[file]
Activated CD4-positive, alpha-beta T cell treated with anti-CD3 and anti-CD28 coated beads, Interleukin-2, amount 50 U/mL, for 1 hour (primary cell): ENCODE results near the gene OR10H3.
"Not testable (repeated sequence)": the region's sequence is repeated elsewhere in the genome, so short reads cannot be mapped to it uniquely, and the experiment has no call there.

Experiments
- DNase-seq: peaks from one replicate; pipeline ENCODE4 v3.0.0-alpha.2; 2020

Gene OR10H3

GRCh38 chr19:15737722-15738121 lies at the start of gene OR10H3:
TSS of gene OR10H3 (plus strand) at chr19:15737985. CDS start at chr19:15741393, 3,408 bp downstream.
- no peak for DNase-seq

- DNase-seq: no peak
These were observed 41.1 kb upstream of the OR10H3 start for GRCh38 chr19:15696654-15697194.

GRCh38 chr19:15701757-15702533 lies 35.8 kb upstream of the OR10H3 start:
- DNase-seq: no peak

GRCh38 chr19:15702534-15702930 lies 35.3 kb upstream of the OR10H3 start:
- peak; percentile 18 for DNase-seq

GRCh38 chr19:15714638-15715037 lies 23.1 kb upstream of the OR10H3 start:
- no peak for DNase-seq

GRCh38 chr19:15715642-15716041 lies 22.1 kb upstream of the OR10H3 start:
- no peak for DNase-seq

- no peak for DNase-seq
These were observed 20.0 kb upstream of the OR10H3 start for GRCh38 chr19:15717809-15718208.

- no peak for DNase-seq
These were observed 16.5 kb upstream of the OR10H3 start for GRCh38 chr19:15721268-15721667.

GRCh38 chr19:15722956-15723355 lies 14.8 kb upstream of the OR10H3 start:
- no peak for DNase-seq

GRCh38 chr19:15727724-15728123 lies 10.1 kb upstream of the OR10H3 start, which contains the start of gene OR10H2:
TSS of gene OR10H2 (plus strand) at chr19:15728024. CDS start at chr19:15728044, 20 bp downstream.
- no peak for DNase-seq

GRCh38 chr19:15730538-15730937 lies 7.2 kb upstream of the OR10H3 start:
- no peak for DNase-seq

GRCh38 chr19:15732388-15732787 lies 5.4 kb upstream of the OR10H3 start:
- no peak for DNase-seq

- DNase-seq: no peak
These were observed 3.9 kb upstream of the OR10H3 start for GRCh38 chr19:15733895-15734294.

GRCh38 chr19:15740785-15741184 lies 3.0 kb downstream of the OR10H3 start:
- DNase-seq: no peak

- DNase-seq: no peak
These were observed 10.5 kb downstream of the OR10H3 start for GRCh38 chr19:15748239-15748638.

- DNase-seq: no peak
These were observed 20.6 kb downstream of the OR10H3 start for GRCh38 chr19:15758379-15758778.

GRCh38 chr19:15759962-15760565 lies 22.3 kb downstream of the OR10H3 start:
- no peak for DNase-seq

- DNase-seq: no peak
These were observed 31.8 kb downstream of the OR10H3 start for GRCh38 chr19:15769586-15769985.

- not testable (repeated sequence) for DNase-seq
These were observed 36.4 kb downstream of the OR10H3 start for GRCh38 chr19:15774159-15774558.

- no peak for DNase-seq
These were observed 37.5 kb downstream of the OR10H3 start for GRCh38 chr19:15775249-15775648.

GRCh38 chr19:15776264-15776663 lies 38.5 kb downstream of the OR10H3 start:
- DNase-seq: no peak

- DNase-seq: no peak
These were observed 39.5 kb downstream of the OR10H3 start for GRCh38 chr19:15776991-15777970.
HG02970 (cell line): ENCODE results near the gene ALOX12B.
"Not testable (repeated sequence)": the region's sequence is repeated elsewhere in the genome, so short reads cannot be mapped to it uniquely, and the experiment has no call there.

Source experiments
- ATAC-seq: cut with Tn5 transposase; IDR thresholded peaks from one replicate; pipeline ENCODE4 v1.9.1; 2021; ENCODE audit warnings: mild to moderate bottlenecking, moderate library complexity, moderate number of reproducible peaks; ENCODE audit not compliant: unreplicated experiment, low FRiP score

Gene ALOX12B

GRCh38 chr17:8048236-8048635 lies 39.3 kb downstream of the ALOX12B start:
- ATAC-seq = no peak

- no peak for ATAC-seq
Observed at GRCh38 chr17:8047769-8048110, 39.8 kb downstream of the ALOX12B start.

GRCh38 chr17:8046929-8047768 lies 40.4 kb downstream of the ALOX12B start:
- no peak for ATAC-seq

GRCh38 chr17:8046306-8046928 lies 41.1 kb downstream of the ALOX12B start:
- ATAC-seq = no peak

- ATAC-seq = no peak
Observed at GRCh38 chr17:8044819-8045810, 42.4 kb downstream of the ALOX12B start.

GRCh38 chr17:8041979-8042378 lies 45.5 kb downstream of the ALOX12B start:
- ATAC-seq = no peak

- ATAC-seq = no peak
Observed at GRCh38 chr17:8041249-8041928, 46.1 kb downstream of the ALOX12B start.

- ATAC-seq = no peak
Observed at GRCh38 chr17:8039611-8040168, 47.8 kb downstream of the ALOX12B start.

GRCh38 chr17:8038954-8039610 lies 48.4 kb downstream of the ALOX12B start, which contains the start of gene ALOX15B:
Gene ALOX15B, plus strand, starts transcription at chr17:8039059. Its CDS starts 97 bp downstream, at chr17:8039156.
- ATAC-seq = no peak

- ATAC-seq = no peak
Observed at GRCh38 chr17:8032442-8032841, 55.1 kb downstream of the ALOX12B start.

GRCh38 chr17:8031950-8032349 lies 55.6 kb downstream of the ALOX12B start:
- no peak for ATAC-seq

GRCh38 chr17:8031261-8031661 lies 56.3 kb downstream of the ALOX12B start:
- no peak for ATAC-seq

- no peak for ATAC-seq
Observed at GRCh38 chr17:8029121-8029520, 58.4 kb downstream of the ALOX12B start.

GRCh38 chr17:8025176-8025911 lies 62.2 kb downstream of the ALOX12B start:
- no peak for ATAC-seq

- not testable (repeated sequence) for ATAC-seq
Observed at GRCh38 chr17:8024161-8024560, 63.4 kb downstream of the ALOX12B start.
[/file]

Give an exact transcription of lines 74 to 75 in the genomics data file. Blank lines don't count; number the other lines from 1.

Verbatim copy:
Gene ALOX15B, plus strand, starts transcription at chr17:8039059. Its CDS starts 97 bp downstream, at chr17:8039156.
- ATAC-seq = no peak